WHO: Third of Women Suffer Domestic Violence

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“Over time, if women are coming into a fracture clinic or a pre-natal clinic, they may tell you they are suffering abuse if you ask,” she said.

For domestic violence figures, scientists analyzed information from 86 countries focusing on women over the age of 15. They also assessed studies from 56 countries on sexual violence by someone other than a partner, though they had no data from the Middle East. WHO experts then used modeling techniques to fill in the gaps and to come up with global estimates for the percentage of women who are victims of violence.

In a related paper published online in the journal Lancet, researchers found more than 38 percent of slain women are killed by a former or current partner, six times higher than the rate of men killed by their partners. Heidi Stoeckl, one of the authors at the London School of Hygiene and Tropical Medicine, said the figures were likely to be an underestimate. She and colleagues found that globally, a woman’s highest risk of murder was from a current or ex-partner.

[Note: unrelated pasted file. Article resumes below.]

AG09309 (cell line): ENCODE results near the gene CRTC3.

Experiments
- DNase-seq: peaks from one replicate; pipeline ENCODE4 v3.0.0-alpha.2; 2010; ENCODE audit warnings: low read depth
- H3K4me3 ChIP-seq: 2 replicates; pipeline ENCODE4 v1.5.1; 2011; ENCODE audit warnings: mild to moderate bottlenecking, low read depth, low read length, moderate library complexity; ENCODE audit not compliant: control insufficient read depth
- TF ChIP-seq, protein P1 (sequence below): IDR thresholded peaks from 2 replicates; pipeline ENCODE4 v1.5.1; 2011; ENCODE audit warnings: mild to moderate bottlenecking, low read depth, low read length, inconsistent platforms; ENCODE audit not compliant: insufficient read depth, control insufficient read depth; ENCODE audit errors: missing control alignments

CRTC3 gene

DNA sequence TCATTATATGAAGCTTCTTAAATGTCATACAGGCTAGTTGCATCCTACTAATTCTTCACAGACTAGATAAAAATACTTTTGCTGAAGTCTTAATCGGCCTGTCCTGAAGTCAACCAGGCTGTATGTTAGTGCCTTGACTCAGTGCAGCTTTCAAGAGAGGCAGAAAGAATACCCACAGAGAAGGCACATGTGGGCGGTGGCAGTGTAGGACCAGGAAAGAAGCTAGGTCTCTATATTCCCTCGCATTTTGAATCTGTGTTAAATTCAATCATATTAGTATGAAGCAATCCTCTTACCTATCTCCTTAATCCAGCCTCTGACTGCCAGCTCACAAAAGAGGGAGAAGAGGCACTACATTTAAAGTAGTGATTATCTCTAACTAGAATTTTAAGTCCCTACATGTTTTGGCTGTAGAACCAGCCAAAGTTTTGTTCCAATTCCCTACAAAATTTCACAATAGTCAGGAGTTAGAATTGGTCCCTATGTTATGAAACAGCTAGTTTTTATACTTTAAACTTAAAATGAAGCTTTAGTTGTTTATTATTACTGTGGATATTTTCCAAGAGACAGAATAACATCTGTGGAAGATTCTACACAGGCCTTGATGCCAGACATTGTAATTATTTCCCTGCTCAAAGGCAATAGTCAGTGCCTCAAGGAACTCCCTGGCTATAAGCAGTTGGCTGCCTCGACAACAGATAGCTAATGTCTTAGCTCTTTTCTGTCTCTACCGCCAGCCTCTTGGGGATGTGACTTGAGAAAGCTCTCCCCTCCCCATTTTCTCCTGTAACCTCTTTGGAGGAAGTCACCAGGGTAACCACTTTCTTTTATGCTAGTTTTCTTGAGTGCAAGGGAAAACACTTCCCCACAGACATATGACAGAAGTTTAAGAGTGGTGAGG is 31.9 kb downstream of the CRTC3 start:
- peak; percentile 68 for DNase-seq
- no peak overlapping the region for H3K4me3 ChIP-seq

In countries like India, Stoeckl said things like “honor killings,” where women are sometimes murdered over dowry disputes or perceived offenses like infidelity to protect the family’s reputation, adds to the problem.

She also noted that women and men are often slain by their partners for different reasons.

“When a woman kills her male partner, it’s usually out of self-defense because she has been abused,” she said. “But when a woman is killed, it’s often after she has left the relationship and the man is killing her out of jealousy or rage.”

Stoeckl said criminal justice authorities should intervene at an earlier stage.

“When a woman is killed by a partner, she has often already had contact with the police,” she said.

Stoeckl said more protective measures should be in place for women from their partners, particularly when he or she has a history of violence and owns a gun.

“There are enough signs that we should be watching out for that,” she said. “We certainly should know if someone is potentially lethal and be able to do something about it.”

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